June 29, 2010

Proportionality, Pre-trial Disclosure

Filed under: Uncategorized — ruleswatch @ 8:19 pm

Toronto Information Law Blogger Dan Michaluk posts about proportionality in pre-trial discovery out of the Newfoundland and Labrador Court of Appeal. Thanks Dan! Thanks, Newfoundland Court of Appeal.

Chief Justice Green wrote:

[53]         For rules involving discretion, in this case the rules regarding pre-trial discovery and disclosure, this includes application of an underlying principle of proportionality which means taking account of the appropriateness of the procedure, its cost and impact on the litigation, and its timeliness, given the nature and complexity of the litigation.

[54]         Proportionality in this sense can be described as follows: The rules of court should be interpreted and used, by the lawyers and parties invoking them and the judges interpreting and applying them in situations involving the exercise of judicial discretion, in accordance with a principle of proportionality. That involves invoking a rule and conducting a procedure only in a manner that will promote, not frustrate, the underlying purposes and objectives of the rules as a whole. In other words, in the exercise of discretion relating to the application of the rules, a judge ought always to consider proportionality to ensure that a party invokes and applies the rules in a sensible and reasonable manner. This means dealing with a proceeding in ways such that the time and the types of processes involved as well as the expense and convenience of the parties are proportionate to factors such as: the nature of the issues engaged; the amount of money involved; the time reasonably necessary to resolve the issue; the complexity of the issues and the overall cost of the litigation that can be reasonably expected.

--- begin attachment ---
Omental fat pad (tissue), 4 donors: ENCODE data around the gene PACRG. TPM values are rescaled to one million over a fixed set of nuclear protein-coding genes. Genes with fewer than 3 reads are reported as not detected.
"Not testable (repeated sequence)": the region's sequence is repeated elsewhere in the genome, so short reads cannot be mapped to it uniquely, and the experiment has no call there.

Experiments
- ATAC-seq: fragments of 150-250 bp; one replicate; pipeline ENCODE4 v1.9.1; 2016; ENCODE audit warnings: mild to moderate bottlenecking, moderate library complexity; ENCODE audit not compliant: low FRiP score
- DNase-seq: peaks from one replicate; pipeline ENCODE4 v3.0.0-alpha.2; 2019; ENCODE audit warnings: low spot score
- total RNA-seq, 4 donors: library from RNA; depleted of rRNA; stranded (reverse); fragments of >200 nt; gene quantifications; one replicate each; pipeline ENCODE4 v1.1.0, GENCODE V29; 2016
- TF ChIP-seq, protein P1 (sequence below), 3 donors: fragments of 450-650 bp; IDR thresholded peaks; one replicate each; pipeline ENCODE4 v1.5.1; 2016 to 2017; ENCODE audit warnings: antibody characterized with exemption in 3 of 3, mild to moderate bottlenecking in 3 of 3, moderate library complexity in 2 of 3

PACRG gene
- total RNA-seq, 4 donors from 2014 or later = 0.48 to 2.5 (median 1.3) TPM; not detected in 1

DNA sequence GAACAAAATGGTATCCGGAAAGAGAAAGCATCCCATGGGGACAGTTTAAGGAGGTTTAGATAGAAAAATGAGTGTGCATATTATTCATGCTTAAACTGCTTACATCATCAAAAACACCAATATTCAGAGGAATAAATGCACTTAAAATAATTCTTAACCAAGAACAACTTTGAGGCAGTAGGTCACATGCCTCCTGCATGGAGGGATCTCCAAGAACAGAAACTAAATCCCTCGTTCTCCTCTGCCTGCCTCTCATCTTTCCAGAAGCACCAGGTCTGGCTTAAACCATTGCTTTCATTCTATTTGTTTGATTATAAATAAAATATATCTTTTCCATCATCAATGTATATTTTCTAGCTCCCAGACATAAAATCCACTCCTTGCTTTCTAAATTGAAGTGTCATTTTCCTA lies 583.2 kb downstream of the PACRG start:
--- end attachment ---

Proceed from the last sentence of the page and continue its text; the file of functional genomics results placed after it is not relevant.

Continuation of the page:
It is important to realize that such an obligation applies in all cases involving discretionary application of the rules, not only those cases that are considered complex or involve considerable cost.

The principle of proportionality apples to the parties as well as the court exercising a discretion under the rules. A party invoking a rule, taking a position or making an application that is ultimately determined to be not in accordance with the proportionality principle should anticipate that there may be adverse costs consequences.

Szeto v. Dwyer, 2010 NLCA 36 (CanLII).


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